Photo Essay: The International Museum of Surgical Science

Walking along Oak Street Beach, I braced myself against heavy winds flowing from Lake Michigan, taking in the beauty of ice nestled against the lakeshore. Beyond the rocky barrier I could see Chicago’s skyline, the Navy Pier at a distance, with the Ferris Wheel immobile, possibly frozen and awaiting the summer sun. With a few hours to spare before my flight, I thought a stroll along the coastline would be best amended by a visit to a museum long in my “must-see” history of medicine list: The International Museum of Surgical Science, a division of the International College of Surgeons.

The stunning building that now houses the museum was once the lakeside home for Eleanor Robinson Countiss (1887-1931) and her family. Constructed in 1917 as a wedding gift for Eleanor and modelled after Le Petit Trianon, Marie Antoinette’s palace at Versailles, the building was eventually acquired by surgeon Max Thorek (1880-1960) in 1950. Thorek had founded the International College of Surgeons in 1935 and wanted a place where the public could witness the great surgeons and surgical developments of the past. On September 9, 1954, the Museum opened its doors to the public.

Enjoy this photo essay! Special thanks are owed to Justina Doyle, Manager of Education and Events, who took the time out of her busy day to give me a tour. If you’re ever in Chicago, be sure to check out the museum!

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Museum entrance on 1524 N. Lake Shore Drive, Chicago IL

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The Hall of Immortals, the Museum’s first exhibit, statues of the giants in medicine and surgery (including a woman–Marie Curie).

 

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The Library

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On the fireplace mantle in the library rests the hands of Dr. Max Thorek.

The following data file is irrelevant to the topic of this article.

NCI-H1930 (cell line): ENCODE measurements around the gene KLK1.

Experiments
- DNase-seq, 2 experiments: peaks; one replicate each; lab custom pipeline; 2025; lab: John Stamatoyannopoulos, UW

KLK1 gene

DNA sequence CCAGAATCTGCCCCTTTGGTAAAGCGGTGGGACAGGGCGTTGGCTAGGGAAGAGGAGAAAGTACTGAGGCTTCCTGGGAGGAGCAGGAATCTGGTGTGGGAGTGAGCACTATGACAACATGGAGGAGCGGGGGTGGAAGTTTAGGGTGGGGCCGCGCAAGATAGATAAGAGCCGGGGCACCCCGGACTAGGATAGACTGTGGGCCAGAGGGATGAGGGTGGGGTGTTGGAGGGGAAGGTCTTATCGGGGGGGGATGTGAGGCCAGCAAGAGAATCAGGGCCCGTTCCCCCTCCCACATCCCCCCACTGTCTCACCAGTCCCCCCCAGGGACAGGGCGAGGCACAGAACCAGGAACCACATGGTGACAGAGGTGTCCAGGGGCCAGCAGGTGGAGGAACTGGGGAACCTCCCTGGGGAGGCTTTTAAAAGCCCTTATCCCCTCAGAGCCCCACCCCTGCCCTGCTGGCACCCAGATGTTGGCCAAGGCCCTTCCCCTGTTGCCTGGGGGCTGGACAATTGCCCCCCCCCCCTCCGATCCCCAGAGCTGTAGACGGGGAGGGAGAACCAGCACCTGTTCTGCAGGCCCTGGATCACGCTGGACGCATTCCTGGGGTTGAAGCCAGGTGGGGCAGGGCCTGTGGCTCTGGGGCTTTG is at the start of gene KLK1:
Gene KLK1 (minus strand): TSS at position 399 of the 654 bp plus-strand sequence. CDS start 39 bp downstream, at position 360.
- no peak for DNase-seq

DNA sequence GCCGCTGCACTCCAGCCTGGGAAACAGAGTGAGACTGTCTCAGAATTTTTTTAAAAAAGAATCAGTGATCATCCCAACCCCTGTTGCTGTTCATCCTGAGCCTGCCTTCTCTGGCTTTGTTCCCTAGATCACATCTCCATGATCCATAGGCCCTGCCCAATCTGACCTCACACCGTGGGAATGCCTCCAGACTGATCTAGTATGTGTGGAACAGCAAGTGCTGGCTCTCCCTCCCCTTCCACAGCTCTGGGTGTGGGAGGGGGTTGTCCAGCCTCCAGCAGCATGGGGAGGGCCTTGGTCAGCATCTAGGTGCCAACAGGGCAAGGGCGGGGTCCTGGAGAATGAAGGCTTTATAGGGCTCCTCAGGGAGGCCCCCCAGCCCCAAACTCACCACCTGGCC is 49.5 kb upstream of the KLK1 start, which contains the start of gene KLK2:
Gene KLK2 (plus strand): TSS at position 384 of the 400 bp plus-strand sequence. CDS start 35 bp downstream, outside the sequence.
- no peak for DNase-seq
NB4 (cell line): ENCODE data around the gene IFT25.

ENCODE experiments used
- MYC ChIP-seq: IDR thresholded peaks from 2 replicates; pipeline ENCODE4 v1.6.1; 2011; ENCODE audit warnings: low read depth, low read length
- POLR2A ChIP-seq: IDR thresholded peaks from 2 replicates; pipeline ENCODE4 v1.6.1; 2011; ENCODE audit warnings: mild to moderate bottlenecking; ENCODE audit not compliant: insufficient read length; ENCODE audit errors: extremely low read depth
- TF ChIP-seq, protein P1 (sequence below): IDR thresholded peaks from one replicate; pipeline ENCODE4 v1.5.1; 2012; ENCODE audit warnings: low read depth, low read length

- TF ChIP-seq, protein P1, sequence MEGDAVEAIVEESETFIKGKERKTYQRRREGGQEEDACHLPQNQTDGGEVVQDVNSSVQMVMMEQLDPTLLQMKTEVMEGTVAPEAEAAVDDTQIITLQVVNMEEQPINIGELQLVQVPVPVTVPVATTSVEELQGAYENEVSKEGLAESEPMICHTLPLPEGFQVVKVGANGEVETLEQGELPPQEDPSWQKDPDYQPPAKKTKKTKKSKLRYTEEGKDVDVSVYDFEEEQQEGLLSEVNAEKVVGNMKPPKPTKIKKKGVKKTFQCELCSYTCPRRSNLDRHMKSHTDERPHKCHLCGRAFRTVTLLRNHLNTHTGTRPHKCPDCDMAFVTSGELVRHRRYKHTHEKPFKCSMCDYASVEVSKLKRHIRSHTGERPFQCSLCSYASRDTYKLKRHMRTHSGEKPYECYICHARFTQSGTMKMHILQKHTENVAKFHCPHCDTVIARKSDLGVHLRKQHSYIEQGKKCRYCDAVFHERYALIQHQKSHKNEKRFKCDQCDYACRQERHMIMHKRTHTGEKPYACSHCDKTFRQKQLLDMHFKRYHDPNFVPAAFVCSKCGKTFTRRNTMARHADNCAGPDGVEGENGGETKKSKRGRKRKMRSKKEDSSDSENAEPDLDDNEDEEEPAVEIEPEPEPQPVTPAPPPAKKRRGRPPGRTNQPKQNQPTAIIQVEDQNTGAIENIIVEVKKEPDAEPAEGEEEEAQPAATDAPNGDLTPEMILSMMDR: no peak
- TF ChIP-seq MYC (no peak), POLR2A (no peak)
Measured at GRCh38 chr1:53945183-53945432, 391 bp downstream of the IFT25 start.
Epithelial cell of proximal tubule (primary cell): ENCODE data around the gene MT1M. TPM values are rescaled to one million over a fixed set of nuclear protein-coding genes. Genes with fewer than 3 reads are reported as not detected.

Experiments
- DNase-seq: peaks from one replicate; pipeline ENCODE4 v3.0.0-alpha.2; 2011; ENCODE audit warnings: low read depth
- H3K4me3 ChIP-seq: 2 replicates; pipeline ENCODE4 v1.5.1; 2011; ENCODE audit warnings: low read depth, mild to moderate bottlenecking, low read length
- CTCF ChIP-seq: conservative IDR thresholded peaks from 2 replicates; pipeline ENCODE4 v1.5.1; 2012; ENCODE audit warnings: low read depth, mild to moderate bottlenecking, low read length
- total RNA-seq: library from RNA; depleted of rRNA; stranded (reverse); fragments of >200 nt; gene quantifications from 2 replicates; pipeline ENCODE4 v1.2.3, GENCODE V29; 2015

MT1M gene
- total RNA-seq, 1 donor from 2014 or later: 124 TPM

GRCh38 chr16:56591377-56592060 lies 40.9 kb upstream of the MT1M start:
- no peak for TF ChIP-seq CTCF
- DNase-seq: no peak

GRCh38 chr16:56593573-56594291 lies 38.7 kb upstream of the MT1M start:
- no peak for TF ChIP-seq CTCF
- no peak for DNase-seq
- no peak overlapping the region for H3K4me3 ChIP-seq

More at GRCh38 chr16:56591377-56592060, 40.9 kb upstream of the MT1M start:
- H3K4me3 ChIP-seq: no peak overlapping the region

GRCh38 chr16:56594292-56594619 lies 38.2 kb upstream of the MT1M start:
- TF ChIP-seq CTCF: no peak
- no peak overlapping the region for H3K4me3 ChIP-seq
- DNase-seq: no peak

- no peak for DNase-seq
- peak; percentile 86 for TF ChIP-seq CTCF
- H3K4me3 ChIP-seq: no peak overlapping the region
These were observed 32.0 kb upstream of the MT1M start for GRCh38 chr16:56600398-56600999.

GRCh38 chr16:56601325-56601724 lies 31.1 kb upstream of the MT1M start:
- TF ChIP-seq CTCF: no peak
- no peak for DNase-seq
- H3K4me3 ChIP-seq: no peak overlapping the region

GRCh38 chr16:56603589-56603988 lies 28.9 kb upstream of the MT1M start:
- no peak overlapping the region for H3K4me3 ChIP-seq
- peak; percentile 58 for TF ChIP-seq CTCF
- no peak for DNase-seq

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The Hall of Murals, illustrating some of the greatest moments in surgical history.

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Another room of grand paintings depicting moments in medical and surgical history.

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Teatro Anatomico: a 1/8th scale model of Padua’s anatomical theatre, constructed in 1594. This is a model of the original that resides in the Main Building of the University of Padua.

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The Phelps aluminum jacket, c.1900, an orthopedic vest that was the “lightest, neatest, and most durable jacket” available on the 1899 market. It could even be worn under clothes and the holes allowed skin to “breathe.”

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Cabinet of prostheses

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A plaster cast of the first fetus delivered under anesthetic by Dr. James Simpson on 18 January 1847.

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Patent Medicines Exhibit

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A trephining set, manufactured by Josefinischen Sammlung in 1785.

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Advertisement for x-ray equipment

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A mural commemorating the first caesarian section in Latin America, performed in 1844 in Columbia by Dr. Jose Igancio Quevedo. Artist: Ernique Grau (1920-2004).

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A mural commemorating the first ovariotomy performed in Columbia, with a fully anesthetized patient. Artist: Eduardo Ramirez Villamizar (1922-2004)

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Various stones, crystals, struvite, etc. Gross.

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A Chinese delivery kit. 

 

 

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Picture from Willem Ten Rhijne’s Dissertatio de arthritide (1683), showing sites of moxa and acupuncture. 

 

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A universal ophthalmometer, c.1911, used to inspect the eyes for astigmatism, a vision disorder caused by an irregularity of the curvature of the cornea.

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A painting depicting the agony of amputation in ancient times. Painting, 1953. Artist, Count Gregorio Calvi di Bergolo (1904-1994). 

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